60 electoral votes. As of now, on Thursday afternoon, all but 60 electoral votes have been determined in the 2020 Presidential Election. The Guardian’s tally has Biden at 264, just 6 votes shy of securing the presidency, and Trump at 214, a more substantial difference of 56. At the time of publication, it has been over 48 hours since the last polls closed, and this is the first time in two decades that the outcome of the presidential race has not been known within hours of the end of election day.
The big question on everyone’s minds right now is: when will we know? How long do we have to wait before we are able to definitively say that we know who the next president will be? While this election is unlike most others in the country’s history, we do have a few precedents that will help us understand how long it will take for the final result to be known. It took weeks to resolve the Bush v. Gore debate, which culminated in a highly contentious Supreme Court decision that prevented a recount in the deciding state of Florida.
However, the 2000 election is not our only metric. National Geographic released an explainer that breaks down what happens if a winner is not known on election day. Essentially, federal law mandates that states resolve any electoral disputes and confirm which candidate will receive which votes by a certain deadline. This year, that deadline is December 8th. In 2000, it was December 12th, and it was one of the reasons that the Supreme Court used in its ruling to prevent further recounts. Once the tallies are finalized, the process is completed on January 6th during a joint session of Congress. Essentially, while it is possible that we may know who won within the next few days, it is also possible, though unlikely, that we will not know for over a month. Legally speaking, we must know by December 8th.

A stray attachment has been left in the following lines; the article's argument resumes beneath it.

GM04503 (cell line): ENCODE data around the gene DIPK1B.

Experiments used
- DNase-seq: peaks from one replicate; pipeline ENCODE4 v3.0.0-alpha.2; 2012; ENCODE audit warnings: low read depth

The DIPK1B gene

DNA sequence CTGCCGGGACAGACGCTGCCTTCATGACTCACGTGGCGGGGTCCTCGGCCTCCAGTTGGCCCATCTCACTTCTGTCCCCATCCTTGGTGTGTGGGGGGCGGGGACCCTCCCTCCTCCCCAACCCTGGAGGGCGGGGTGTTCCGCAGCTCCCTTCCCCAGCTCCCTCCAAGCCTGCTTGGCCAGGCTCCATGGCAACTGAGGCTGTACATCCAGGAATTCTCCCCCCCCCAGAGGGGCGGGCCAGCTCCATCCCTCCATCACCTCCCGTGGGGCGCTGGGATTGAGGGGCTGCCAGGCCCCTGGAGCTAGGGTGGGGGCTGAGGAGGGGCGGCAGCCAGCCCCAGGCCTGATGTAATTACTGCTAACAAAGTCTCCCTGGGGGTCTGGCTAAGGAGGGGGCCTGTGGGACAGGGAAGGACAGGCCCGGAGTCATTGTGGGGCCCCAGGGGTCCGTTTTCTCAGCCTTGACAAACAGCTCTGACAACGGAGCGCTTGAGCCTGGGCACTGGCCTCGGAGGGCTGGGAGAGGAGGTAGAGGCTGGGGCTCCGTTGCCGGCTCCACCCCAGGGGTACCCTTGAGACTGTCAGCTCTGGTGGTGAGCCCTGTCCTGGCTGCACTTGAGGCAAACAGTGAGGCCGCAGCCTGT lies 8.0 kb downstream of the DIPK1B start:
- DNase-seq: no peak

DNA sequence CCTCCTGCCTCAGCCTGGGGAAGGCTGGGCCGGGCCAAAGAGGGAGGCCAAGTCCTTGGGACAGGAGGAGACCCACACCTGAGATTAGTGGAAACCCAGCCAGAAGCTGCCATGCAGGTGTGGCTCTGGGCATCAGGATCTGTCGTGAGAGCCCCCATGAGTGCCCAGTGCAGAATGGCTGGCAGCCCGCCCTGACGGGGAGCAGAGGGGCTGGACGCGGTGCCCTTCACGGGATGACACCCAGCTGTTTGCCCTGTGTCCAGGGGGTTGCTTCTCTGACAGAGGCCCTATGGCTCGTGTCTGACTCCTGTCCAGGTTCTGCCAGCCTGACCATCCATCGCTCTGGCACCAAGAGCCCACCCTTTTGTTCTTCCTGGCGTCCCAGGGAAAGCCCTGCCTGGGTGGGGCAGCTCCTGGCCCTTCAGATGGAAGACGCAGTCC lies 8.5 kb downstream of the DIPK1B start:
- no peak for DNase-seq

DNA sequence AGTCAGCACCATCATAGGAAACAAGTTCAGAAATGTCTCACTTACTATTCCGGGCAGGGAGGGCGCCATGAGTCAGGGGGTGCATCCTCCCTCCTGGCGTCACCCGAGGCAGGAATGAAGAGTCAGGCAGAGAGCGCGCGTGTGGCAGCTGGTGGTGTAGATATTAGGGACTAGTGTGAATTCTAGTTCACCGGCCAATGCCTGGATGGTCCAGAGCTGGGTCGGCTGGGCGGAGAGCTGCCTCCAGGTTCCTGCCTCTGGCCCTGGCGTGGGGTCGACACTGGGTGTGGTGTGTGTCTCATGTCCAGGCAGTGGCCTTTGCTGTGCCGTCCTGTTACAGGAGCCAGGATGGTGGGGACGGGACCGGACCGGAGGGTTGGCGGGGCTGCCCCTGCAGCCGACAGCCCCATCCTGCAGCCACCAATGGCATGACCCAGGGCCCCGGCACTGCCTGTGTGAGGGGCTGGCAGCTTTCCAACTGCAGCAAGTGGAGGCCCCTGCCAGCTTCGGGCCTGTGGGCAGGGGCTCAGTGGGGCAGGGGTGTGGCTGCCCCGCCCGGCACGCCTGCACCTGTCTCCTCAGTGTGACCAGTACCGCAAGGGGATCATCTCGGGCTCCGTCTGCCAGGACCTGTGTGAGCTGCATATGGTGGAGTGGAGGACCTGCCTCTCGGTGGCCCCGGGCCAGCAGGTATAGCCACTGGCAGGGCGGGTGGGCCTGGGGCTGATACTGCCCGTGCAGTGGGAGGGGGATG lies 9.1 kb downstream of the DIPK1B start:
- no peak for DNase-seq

I hope that this explainer is useful for anyone who is worried or confused about how long we have to wait before the election is decided. With that said, it is important to remember that all of this time that we are spending checking news sources, refreshing feeds, and desperately waiting for the electoral votes to come in, is merely a distraction from the struggles facing our most vulnerable communities. The horse-race style of covering elections directs our attention away from the issues that really matter: poverty, structural racism, the military industrial complex, and the list goes on. I am not saying that we cannot pay attention to elections, but rather that it should not be our priority right now. This election, and electoral politics in general, does not offer us any salvation. Regardless of who comes to power at the end of this process, they will be the enemy of our grassroots activism, and of the movements across this country fighting for justice, equity, and liberation.
This is an especially important consideration if Biden wins. The Democratic Party will try to use such a victory to suppress and crush the momentum that Black Lives Matter and other activist movements have gained over the last year. We cannot allow that to happen. Biden would be nothing other than a surface-level, aesthetically pleasing version of the same U.S. imperial machine that has led a campaign of oppression and violence around the world.
Elections are not the source of justice or liberation. Change does not come from the top. It never has, and it never will. Change always has come from people’s power, from mass movements on the ground, and activists who fight every single day to make this world a better place, a kinder place, and a just place. That is where our time and energy must go. It is time to stop waiting, and time to start acting.